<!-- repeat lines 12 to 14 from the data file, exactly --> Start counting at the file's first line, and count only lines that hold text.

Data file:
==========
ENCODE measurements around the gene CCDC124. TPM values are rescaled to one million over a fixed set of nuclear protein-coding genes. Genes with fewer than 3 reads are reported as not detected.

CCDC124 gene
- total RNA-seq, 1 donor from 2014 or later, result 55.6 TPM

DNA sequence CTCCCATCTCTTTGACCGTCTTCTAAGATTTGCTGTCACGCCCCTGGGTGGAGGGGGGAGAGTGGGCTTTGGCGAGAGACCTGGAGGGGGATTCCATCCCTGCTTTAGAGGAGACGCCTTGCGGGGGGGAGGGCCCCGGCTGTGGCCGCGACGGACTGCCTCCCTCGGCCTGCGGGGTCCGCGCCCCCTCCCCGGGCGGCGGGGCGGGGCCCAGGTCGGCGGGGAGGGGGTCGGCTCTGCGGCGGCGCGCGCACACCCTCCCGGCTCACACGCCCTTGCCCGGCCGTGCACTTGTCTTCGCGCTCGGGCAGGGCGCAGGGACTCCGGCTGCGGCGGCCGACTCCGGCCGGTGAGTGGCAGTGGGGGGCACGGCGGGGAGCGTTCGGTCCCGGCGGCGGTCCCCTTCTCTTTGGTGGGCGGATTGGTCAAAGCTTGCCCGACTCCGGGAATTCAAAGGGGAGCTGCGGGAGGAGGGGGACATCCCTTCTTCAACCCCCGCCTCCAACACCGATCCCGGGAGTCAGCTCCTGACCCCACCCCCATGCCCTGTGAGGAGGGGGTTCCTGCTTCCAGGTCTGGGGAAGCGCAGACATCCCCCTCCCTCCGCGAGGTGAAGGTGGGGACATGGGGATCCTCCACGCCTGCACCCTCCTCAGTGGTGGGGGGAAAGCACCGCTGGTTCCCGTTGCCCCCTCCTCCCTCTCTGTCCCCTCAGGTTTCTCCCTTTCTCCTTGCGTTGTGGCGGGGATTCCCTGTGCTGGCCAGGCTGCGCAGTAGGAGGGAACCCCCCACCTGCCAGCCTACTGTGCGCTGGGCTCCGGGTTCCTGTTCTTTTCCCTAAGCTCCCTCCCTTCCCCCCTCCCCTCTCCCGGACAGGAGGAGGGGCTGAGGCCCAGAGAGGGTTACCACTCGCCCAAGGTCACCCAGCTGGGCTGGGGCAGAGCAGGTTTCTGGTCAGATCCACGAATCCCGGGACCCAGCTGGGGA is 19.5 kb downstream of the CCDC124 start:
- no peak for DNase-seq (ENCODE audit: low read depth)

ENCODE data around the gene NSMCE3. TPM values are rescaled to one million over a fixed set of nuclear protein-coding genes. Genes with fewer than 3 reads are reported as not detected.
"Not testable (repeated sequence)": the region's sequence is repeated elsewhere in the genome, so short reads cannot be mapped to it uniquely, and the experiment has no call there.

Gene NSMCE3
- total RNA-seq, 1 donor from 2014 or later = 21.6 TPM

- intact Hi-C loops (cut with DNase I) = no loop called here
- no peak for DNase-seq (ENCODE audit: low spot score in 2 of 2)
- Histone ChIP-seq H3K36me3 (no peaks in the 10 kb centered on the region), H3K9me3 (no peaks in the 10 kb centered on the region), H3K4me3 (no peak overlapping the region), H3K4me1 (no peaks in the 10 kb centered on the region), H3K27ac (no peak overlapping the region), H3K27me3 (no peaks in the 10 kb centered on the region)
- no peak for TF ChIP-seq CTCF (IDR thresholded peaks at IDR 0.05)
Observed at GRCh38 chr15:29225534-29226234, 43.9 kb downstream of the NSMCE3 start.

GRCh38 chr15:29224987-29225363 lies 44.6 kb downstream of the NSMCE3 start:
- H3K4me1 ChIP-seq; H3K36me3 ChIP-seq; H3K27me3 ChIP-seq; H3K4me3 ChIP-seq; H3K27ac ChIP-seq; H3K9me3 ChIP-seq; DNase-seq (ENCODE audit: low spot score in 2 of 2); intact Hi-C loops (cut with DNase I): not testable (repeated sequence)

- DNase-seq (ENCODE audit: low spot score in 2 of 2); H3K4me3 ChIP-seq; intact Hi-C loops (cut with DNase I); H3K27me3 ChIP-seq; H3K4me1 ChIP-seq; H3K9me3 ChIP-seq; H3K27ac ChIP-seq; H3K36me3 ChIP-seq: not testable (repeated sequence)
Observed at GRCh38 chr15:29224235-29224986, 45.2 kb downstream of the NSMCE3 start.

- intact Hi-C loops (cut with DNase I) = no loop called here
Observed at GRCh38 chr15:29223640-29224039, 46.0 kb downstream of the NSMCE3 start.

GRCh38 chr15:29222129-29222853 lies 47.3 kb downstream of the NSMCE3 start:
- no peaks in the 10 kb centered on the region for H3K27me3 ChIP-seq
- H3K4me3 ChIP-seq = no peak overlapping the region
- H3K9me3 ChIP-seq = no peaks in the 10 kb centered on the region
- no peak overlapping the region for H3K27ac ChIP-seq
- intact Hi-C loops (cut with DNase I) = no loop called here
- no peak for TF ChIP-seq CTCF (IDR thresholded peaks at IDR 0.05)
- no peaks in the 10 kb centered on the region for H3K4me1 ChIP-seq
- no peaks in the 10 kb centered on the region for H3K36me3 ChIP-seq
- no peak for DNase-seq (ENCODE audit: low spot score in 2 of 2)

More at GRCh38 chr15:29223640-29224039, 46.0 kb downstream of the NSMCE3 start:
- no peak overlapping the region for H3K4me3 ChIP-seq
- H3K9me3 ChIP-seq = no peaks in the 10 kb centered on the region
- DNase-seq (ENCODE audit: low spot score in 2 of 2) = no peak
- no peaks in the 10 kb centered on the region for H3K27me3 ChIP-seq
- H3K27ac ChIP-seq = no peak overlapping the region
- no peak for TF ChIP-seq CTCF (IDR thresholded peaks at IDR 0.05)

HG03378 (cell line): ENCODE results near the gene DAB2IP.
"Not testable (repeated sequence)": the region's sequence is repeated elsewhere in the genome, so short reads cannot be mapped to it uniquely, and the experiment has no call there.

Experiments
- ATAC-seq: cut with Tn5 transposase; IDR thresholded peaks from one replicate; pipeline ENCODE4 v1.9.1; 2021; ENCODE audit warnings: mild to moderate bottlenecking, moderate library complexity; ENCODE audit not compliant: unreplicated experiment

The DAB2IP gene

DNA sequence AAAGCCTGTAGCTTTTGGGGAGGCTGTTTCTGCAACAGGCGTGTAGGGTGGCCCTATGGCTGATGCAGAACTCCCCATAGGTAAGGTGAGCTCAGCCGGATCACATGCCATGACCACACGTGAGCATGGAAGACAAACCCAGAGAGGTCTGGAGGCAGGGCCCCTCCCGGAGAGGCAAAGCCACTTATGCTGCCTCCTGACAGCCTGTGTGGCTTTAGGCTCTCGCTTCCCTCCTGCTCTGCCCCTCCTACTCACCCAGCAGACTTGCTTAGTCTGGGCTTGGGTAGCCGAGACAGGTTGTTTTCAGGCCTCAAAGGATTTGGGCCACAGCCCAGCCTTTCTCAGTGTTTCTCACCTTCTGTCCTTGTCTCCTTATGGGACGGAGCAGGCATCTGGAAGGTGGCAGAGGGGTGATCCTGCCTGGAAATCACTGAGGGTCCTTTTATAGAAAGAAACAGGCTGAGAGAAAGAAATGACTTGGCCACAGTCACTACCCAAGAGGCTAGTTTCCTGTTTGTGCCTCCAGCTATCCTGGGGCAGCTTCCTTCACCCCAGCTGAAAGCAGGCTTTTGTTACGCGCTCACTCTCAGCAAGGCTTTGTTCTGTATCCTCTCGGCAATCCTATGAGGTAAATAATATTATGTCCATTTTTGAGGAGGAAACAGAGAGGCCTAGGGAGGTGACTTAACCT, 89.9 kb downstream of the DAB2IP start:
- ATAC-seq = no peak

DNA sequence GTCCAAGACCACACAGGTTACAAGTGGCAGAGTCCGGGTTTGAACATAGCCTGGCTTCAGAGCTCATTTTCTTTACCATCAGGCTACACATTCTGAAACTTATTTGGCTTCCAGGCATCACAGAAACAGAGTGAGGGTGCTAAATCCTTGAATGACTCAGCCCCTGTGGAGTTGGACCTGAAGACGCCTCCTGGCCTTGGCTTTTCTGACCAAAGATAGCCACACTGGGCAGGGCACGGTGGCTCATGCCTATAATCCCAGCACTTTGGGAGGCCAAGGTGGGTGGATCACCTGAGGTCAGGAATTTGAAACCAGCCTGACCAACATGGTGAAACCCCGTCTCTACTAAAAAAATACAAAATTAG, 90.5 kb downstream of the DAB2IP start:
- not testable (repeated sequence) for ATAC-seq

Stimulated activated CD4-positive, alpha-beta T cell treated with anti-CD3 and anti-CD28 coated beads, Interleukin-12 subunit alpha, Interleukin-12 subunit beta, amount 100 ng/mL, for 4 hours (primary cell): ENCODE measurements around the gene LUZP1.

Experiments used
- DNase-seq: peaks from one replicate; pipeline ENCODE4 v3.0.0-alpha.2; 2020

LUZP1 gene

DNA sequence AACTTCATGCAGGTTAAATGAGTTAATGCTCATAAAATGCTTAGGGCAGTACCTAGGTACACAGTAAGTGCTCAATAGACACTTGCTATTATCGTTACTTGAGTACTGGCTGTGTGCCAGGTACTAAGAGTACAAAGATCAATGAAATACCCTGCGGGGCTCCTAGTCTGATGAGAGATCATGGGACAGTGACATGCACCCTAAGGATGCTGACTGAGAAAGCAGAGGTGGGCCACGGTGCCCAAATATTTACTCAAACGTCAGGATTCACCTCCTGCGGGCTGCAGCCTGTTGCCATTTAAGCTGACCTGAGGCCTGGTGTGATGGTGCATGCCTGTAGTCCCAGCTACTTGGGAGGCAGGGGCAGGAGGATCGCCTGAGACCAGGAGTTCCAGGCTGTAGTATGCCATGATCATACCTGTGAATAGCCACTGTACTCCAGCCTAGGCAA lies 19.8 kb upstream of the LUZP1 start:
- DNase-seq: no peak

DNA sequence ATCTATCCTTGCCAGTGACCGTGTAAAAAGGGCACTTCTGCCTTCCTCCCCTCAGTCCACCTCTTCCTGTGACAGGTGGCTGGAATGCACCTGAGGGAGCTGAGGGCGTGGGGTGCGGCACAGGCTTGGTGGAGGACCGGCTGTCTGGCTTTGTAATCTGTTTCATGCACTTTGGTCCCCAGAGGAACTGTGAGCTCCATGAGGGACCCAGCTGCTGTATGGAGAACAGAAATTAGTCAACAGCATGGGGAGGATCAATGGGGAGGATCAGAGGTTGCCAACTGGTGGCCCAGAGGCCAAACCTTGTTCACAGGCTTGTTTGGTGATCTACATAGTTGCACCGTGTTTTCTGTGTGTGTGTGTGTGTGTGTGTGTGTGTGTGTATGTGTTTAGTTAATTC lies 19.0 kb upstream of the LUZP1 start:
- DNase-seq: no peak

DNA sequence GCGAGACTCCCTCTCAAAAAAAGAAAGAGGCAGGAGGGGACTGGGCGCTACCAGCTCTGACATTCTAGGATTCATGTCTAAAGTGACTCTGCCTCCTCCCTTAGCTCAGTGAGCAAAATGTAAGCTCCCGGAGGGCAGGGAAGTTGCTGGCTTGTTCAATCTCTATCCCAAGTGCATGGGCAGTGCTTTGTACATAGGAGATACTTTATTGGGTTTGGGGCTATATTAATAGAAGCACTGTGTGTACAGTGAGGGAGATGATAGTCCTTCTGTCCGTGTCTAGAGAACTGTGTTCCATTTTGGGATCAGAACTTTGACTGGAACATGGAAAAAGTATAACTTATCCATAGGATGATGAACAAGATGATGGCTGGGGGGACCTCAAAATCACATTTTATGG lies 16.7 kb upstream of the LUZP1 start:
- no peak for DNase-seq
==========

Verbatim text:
- Histone ChIP-seq H3K36me3 (no peaks in the 10 kb centered on the region), H3K9me3 (no peaks in the 10 kb centered on the region), H3K4me3 (no peak overlapping the region), H3K4me1 (no peaks in the 10 kb centered on the region), H3K27ac (no peak overlapping the region), H3K27me3 (no peaks in the 10 kb centered on the region)
- no peak for TF ChIP-seq CTCF (IDR thresholded peaks at IDR 0.05)
Observed at GRCh38 chr15:29225534-29226234, 43.9 kb downstream of the NSMCE3 start.